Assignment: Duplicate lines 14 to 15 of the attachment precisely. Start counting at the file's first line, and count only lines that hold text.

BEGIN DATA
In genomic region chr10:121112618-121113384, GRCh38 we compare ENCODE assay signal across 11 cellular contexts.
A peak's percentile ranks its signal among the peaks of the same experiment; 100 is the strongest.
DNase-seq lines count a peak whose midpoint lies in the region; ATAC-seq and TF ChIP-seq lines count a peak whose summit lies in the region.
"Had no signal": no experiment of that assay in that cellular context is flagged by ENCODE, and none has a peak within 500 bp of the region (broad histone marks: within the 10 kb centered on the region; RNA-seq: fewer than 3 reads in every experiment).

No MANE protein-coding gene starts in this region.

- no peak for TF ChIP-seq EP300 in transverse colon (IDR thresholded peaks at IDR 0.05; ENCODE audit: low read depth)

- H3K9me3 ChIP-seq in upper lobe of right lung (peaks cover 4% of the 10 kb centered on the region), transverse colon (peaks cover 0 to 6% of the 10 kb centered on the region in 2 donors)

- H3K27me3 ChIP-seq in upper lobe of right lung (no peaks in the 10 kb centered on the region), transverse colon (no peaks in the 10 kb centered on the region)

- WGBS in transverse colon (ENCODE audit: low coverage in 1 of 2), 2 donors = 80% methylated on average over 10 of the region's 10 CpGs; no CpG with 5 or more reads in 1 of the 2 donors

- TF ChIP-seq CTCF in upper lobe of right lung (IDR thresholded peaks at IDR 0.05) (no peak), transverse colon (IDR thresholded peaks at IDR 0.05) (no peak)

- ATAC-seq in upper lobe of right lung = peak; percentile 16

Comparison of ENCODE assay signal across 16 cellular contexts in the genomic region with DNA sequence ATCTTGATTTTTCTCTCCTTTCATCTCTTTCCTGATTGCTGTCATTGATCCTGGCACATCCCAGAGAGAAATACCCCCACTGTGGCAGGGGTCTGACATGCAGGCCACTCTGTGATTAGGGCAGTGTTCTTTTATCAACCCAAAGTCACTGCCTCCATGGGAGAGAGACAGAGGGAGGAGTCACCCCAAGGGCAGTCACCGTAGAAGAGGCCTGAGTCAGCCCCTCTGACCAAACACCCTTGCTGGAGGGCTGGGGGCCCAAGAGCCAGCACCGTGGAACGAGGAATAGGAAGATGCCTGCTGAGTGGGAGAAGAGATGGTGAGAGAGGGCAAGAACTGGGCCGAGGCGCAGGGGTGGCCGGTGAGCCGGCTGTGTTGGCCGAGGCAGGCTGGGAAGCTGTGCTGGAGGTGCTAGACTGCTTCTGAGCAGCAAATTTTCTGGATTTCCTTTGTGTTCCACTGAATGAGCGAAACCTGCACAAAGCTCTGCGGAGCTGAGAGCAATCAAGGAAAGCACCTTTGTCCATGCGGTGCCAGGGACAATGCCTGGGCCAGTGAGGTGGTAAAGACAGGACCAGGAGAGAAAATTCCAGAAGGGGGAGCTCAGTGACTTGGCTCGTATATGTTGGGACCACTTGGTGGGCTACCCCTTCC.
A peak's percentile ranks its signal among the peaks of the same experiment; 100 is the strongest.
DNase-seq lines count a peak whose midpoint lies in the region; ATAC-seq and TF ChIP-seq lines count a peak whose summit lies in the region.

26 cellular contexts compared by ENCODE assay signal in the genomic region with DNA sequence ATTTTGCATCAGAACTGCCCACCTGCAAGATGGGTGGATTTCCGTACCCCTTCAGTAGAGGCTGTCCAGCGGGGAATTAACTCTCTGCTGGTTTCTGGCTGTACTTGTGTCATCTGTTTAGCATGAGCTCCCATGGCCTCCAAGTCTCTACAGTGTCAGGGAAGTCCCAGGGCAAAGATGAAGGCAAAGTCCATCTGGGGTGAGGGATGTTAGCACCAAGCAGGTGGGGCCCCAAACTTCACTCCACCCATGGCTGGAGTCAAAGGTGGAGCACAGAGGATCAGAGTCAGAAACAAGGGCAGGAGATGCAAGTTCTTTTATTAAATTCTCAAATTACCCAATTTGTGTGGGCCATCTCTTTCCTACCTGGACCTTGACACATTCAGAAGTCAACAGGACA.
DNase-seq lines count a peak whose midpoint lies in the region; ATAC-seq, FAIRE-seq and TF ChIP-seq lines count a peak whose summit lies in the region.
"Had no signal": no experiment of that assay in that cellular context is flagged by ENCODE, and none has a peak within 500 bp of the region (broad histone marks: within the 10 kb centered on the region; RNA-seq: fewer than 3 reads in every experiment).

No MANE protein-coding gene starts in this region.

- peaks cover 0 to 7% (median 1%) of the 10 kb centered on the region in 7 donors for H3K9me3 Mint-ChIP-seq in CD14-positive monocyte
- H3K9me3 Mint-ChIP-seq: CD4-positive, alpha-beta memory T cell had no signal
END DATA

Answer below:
DNase-seq lines count a peak whose midpoint lies in the region; ATAC-seq and TF ChIP-seq lines count a peak whose summit lies in the region.

26 cellular contexts compared by ENCODE assay signal in the genomic region with DNA sequence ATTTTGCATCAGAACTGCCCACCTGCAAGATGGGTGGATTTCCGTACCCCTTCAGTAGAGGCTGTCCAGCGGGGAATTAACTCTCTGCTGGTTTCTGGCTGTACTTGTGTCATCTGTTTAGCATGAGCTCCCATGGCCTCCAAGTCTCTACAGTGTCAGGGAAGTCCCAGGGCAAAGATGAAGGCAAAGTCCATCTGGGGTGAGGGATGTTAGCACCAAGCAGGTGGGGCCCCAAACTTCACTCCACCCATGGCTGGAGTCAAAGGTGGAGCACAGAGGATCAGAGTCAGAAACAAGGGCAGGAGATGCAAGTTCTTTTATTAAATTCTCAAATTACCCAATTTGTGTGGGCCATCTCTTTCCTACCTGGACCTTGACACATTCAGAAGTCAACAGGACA.